Compassion and Care: Keeping Your Dog Safe From the Elements This Winter
There are few sights more heart-rending than a neglected dog that’s been left out in the cold. You can practically see the pleading in his eyes as he shivers. Sadly, many people fail to account for severe drops in temperature or just assume that their pet will be okay with all that fur for protection against the cold. Some simply keep their dog tied up outside around the clock, no matter what the weather’s like. That’s a distressing thought, considering that it’s unsafe for dogs to be exposed to the elements beginning at 40 degrees. At 20 degrees or lower, it goes from unsafe to life threatening.
As deadly as it can be to leave your dog out in the cold, it’s just one of many ways a pet can be injured during the winter. Exposure to the cold, dry skin, and substances that are highly toxic to dogs can cause serious problems. Remember that your pet is vulnerable to so many things. Being a pet owner means you have a responsibility to pay attention to your surroundings and keep your home free of hazards.
Keep them warm
A dog’s ability to withstand extreme cold varies based on breed and size. Smaller dogs, like chihuahuas, shouldn’t go out in weather that drops below 25 degrees without a sweater or covering of some kind. Owners of larger dogs should use their own discretion, bearing in mind that a rottweiler or German shepherd is at risk of exposure at around 15 degrees. People who keep their dogs in an insulated igloo-type dog house need to bear in mind that some communities require such structures to be kept off the ground and facing away from the wind.
Recently, a Chicago veterinarian spent several hours inside an insulated dog house in temperatures that dipped as low as eight degrees. In a video posted on YouTube, the veterinarian announced he had to move inside after only four hours, noting that he hoped it would serve as a warning to dog owners everywhere.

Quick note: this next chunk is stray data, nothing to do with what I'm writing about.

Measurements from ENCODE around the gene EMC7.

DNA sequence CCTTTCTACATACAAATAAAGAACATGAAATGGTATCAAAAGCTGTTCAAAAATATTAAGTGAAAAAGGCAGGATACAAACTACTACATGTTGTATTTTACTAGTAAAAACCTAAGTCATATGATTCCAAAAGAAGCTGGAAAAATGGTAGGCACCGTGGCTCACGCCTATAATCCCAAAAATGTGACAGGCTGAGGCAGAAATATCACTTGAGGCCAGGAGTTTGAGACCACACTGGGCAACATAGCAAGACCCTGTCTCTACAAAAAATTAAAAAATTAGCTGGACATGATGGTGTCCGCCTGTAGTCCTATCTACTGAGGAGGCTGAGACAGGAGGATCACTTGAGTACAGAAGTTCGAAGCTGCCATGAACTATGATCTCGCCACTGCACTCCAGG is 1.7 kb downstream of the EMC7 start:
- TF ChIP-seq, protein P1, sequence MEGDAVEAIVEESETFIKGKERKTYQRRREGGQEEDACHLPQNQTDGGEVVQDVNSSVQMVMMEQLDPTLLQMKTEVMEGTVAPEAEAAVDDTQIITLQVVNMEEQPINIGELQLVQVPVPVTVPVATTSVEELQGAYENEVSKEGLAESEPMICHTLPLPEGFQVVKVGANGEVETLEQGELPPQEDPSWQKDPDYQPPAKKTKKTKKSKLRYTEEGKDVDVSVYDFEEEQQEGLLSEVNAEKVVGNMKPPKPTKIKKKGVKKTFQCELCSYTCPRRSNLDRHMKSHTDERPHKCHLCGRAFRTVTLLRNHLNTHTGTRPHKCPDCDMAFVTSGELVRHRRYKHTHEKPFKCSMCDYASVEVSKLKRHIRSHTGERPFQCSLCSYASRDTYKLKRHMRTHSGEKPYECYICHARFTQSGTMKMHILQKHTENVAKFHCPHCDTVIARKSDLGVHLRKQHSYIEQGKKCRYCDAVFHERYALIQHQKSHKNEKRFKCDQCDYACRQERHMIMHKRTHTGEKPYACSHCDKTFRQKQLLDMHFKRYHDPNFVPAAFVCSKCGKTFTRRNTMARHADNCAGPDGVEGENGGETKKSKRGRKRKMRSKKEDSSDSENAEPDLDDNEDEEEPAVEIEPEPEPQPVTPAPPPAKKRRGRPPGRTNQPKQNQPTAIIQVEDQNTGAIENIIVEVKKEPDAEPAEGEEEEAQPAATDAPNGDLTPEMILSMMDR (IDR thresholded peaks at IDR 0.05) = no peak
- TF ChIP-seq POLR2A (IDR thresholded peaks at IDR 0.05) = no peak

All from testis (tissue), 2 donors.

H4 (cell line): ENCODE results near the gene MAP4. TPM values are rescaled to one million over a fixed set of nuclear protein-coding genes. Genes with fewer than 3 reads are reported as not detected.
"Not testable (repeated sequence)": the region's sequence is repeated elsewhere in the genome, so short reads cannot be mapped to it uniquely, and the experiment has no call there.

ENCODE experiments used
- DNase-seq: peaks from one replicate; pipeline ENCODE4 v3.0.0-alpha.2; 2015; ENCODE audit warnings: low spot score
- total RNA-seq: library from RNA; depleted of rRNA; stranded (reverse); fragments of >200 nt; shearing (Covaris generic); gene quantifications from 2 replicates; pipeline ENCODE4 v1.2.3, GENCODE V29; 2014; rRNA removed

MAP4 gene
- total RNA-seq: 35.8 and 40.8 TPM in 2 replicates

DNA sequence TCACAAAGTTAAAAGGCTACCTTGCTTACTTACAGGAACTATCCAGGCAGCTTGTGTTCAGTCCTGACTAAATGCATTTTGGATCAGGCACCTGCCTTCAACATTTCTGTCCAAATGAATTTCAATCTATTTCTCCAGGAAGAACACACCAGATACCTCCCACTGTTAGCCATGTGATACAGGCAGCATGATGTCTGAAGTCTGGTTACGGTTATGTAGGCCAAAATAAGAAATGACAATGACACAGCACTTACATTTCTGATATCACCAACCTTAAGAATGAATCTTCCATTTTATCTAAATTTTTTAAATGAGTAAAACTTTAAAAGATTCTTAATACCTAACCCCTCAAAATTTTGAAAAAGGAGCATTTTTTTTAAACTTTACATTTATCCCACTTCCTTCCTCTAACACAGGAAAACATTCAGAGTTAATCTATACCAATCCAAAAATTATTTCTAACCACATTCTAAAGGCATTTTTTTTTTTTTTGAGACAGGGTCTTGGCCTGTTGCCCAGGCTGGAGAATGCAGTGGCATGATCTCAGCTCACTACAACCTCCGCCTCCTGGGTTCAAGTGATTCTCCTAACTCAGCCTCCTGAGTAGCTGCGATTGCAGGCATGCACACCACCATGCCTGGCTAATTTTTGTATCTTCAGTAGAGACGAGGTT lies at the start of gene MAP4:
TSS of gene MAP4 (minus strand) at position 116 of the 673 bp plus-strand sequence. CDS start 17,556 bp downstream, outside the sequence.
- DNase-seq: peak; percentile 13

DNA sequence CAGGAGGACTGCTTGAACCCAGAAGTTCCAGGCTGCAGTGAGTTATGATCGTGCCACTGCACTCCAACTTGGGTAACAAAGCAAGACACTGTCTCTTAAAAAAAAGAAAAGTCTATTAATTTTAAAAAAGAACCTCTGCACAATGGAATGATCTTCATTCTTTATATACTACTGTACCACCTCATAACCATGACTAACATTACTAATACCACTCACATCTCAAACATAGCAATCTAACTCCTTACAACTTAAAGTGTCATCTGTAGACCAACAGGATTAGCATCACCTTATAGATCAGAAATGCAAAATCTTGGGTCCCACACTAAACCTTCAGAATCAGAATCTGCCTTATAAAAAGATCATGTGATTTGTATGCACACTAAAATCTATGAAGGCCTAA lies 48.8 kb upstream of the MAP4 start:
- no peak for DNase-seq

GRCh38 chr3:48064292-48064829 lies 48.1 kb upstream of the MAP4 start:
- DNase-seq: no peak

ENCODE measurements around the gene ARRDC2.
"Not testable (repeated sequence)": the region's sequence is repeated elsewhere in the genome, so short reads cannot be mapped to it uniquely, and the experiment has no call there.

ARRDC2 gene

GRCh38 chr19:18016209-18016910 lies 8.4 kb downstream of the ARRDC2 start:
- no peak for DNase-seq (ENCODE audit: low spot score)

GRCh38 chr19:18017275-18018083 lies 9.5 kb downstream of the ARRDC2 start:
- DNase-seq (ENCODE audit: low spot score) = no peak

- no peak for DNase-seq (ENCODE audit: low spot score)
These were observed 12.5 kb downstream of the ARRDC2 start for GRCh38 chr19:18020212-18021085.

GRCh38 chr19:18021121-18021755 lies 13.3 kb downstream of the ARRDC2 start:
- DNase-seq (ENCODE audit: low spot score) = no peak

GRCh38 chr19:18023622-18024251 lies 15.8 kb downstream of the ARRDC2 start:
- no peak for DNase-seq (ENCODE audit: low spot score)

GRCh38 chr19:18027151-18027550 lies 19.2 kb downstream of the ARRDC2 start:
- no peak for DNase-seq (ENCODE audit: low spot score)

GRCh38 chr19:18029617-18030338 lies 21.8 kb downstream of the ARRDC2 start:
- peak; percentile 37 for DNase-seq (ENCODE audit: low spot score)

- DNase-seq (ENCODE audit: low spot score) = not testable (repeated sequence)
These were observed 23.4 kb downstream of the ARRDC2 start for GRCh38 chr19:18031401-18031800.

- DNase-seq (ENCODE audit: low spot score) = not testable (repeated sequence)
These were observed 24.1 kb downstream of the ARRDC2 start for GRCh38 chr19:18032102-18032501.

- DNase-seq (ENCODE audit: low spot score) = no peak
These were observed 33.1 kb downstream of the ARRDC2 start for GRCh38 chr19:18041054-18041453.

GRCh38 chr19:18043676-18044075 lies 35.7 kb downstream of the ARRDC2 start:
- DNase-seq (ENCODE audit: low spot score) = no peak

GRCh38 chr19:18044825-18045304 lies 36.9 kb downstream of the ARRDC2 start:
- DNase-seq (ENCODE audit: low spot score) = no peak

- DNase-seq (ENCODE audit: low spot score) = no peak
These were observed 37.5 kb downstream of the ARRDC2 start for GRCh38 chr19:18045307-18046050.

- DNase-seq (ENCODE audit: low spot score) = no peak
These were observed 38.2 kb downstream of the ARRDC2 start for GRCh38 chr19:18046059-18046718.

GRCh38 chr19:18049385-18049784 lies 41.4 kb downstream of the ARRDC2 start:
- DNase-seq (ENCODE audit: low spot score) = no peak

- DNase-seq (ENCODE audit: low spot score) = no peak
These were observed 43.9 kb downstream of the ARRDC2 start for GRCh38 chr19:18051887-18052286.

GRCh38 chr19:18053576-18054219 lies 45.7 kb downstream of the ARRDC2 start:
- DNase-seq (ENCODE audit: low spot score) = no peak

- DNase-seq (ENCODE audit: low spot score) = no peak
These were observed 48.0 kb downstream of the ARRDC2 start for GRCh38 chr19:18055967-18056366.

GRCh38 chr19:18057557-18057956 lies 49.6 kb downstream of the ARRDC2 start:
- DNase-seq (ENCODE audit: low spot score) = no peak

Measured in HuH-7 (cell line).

A nose for trouble
Most dogs (especially young ones) have a nose for getting into trouble. Objects and substances that smell good and pique their interest may look good enough to eat, but can prove extremely dangerous. During the winter, many people use salt to melt accumulated ice and snow on their front porch and sidewalks. These pellets get caught in a dog’s paw, where they can be licked or swallowed whole, causing extreme discomfort in his mouth and stomach. If the dry winter air has caused your pup’s paws to crack, stepping on rock salt can be agonizing. Consider buying dog “booties” or apply a balm to your dog’s pads before you go for a walk.
Be careful where you and your pet take your daily stroll. Avoid walking on iced-over ponds or creeks; you never know where the ice is too thin. It might be too shallow to threaten you, but your pooch could easily drown or suffer hypothermia. Dogs can also sustain injuries from slipping on ice, just like people. And don’t forget that antifreeze always represents a serious threat to dogs. Just a few licks can easily poison your furry friend, so be careful to keep your garage and driveway clear of leaked or spilled antifreeze.
Compassion and common sense
When cold weather sets in, take care of your dog as you would any member of your family. Bring him inside when the temperature gets too low so your pet isn’t at risk for frostbite or hypothermia. When it comes to keeping your dog out of harm’s way, compassion and common sense go a long way.
Submitted by Janice Miller